Pills For Your Pack

Having some medications in your first aid can definitely be helpful. And, unless you're a prescriber, or you're able to get your provider to prescribe medications for you, you'll be limited to over-the-counter options. 

But that's okay, the OTC options can handle plenty of situations. Here's what I suggest for your kit.

First, and I shouldn’t even need to say this—don’t take a medication if you have an allergy to it or otherwise don’t tolerate it well. For example, people with liver problems should avoid acetaminophen, people with kidney problems should avoid NSAIDs (non-steroidal anti-inflammatory drug), and that's just two examples. Please make sure that any medication discussed here is safe for you.

  • Acetaminophen/Tylenol: This comes in 325mg tablets, or 500mg tablets, I recommend having two 500mg tablets, which is a good dose that should last 6hrs.
  • Ibuprofen/Motrin/Advil: These medications are all the same and come in 200mg tablets, most people can take three to four tablets which is 600mg to 800mg and that should last 8hrs. Another OTC NSAID is Aleve/naproxen, but I prefer ibuprofen. You can pick whichever you like, but an NSAID is a good pain reliever to have in the kit.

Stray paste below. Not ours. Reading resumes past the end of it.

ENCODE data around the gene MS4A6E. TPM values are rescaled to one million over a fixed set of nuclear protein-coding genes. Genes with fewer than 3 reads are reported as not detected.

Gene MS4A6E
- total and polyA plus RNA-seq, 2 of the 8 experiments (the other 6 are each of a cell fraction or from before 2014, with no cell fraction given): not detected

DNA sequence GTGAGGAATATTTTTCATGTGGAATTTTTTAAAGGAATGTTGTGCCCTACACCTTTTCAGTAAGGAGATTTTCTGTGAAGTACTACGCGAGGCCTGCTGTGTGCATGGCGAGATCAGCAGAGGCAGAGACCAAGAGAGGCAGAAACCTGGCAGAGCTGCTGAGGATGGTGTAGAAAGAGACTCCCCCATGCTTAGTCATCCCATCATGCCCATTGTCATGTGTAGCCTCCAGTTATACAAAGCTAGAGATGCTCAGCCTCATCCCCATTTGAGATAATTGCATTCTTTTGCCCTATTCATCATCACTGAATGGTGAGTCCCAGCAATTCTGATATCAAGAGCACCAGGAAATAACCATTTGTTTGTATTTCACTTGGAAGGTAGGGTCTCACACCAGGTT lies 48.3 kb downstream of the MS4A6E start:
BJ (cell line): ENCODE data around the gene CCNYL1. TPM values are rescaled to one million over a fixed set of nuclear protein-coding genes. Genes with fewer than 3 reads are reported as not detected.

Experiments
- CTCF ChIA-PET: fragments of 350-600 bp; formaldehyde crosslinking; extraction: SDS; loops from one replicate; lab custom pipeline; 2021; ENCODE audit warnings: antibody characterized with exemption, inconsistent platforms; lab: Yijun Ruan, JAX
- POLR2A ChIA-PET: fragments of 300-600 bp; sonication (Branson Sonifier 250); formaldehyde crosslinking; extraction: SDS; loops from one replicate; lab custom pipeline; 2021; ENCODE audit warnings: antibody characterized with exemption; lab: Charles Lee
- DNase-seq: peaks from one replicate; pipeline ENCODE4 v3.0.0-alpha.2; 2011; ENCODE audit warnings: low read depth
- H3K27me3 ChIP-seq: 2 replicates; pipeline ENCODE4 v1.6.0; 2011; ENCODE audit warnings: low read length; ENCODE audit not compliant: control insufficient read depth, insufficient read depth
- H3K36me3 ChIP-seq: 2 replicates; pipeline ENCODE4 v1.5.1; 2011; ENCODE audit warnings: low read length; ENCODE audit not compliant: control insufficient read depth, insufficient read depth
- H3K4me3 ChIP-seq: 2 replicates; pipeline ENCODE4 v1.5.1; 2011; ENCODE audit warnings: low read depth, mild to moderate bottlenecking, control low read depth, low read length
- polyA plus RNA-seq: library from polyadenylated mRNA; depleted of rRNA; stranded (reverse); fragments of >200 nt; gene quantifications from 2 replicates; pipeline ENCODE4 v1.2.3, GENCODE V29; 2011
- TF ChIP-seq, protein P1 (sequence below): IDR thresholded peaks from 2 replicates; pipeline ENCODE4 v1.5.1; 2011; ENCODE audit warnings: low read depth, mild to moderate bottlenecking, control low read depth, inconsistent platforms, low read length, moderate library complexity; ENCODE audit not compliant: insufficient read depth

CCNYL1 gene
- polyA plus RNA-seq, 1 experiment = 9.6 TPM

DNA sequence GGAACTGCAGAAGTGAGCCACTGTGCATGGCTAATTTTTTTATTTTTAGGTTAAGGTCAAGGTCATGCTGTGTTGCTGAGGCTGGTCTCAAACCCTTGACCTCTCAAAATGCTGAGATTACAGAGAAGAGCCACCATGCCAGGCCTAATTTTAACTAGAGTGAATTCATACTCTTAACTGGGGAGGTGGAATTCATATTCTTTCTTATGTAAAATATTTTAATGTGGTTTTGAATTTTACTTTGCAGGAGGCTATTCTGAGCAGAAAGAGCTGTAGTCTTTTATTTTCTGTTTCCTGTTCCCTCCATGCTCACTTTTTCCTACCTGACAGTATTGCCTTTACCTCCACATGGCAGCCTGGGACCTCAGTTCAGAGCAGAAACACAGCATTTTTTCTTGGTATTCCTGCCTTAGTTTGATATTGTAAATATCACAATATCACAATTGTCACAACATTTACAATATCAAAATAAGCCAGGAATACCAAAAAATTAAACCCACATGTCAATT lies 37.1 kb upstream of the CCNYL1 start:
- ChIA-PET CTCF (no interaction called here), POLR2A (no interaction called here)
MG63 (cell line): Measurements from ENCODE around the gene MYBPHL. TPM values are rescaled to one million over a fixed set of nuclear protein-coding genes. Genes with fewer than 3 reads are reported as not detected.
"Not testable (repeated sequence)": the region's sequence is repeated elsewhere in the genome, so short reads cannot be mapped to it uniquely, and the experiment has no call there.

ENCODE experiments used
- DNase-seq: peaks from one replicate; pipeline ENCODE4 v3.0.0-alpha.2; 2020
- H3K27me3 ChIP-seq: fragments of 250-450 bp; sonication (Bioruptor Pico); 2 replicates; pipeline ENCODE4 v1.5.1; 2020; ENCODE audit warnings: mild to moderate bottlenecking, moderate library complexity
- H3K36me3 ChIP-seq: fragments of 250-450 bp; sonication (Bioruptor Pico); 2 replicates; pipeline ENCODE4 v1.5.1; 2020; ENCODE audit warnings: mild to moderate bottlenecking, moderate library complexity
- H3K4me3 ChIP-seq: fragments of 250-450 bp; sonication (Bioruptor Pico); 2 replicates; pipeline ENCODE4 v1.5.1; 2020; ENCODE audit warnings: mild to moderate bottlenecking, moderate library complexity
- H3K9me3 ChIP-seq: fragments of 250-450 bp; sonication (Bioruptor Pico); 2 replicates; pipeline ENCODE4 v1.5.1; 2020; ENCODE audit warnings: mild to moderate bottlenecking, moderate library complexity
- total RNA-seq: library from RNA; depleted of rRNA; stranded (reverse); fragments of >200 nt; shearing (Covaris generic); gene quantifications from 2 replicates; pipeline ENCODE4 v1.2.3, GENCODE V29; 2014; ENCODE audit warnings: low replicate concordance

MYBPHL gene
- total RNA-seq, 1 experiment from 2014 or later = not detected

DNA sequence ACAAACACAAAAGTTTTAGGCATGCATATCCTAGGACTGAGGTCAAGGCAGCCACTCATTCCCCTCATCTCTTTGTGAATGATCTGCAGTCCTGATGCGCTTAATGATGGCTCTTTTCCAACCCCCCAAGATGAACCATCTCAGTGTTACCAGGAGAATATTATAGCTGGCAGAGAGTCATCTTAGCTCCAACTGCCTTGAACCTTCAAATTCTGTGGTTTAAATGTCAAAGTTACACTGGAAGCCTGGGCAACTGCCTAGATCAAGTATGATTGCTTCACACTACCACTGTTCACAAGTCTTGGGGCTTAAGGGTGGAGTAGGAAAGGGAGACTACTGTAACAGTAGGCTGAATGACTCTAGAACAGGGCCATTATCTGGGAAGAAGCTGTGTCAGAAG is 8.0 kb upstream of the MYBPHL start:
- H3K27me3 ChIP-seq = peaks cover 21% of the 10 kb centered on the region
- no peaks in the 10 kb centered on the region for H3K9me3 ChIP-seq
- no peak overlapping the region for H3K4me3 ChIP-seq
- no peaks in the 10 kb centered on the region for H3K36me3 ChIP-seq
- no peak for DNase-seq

• Because NSAIDs and acetaminophen work differently, you can take BOTH at the same time to get the advantage of two types of pain relief. 
  • Chewable aspirin: The four chewable aspirin (four x 81mg = 324mg) recommended for potential cardiac chest pain really needs to be chewable, and not enteric coated. Aspirin is an anti-platelet medication and has a long record of proven benefit in patients with a heart attack.
  • Benadryl/diphenhydramine 25mg tablets (2): For allergic reactions, Benadryl/diphenhydramine is great but can cause drowsiness. This is one of the active medications used as a sleep aid. If you DO take 50mg of Benadryl, you probably shouldn’t drive.
  • Pepcid/famotidine 20mg tablets (2): As additional (or alternative) medication to use in an allergic reaction, the antacid medication famotidine/Pepcid (two x 20mg tablets) can be taken—without drowsiness.
I really just take JUST the minimum because my typical pack is for day trips (local hikes or rides). If I need a pain medication or an allergy medication, I really only need one dose as these are going to last 4 to 6 hours until another dose may be needed. I want my pack to be light, but for longer trips, I'd bring more. If I use a dose of a medication, I just make it a point to replace it. 

I typically write down expiration dates and at the beginning of the season, I make sure the meds are still okay. And, that being said, it's fairly well known that the expiration dates are sort of just suggestions, and many meds have been shown to be totally fine years later

Once you know what medications you're going to take, the next thing to think about is how you'll carry them. I wish film canisters were as readily accessible as they were before the advent of digital photography, but there are many other options

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